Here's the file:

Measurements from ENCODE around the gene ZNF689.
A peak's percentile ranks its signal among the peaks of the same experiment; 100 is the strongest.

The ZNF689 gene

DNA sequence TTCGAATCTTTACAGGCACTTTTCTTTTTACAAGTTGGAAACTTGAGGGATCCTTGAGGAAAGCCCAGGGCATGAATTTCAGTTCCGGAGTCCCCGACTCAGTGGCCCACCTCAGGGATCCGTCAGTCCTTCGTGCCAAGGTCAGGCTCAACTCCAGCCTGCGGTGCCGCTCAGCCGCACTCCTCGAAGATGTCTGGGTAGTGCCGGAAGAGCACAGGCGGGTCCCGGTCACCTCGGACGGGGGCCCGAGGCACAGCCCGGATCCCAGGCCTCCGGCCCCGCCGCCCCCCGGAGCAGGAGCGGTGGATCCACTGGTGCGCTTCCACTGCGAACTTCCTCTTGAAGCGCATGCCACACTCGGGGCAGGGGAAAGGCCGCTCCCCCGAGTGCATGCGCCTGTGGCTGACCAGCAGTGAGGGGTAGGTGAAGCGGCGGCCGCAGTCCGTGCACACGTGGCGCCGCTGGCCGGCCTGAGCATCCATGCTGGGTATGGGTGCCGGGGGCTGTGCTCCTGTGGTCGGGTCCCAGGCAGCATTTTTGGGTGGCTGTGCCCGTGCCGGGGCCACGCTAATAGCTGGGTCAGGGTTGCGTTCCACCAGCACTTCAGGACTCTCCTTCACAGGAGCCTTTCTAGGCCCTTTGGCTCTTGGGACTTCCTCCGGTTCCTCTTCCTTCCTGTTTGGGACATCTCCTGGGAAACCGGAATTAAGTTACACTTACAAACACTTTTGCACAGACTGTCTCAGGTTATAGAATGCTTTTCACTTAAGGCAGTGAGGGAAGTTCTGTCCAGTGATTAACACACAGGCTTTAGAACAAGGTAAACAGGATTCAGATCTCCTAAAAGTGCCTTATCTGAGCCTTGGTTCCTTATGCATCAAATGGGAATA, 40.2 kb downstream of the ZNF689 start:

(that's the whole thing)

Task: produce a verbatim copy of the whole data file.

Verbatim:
Measurements from ENCODE around the gene ZNF689.
A peak's percentile ranks its signal among the peaks of the same experiment; 100 is the strongest.

The ZNF689 gene

DNA sequence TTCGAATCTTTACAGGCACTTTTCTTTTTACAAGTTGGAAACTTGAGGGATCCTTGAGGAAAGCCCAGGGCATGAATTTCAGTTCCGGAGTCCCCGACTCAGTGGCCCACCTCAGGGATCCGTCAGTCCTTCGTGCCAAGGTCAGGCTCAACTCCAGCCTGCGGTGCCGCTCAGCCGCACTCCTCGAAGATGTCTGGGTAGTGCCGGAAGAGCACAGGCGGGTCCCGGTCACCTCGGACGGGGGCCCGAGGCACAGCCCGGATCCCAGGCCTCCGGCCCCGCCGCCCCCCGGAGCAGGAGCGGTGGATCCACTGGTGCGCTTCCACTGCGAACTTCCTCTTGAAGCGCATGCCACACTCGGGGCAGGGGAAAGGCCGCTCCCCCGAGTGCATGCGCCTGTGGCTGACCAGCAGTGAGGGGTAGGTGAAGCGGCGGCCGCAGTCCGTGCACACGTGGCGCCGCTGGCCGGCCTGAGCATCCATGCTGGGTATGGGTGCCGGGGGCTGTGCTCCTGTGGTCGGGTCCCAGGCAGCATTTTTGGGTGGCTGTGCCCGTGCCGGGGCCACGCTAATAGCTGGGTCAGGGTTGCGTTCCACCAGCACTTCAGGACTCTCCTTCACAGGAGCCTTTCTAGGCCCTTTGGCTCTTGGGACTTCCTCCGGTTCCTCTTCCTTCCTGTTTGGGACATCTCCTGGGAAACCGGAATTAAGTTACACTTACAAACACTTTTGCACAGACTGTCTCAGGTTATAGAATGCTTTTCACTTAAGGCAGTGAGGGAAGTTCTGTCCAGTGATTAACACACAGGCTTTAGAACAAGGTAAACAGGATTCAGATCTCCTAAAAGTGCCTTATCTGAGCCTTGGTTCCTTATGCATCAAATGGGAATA, 40.2 kb downstream of the ZNF689 start: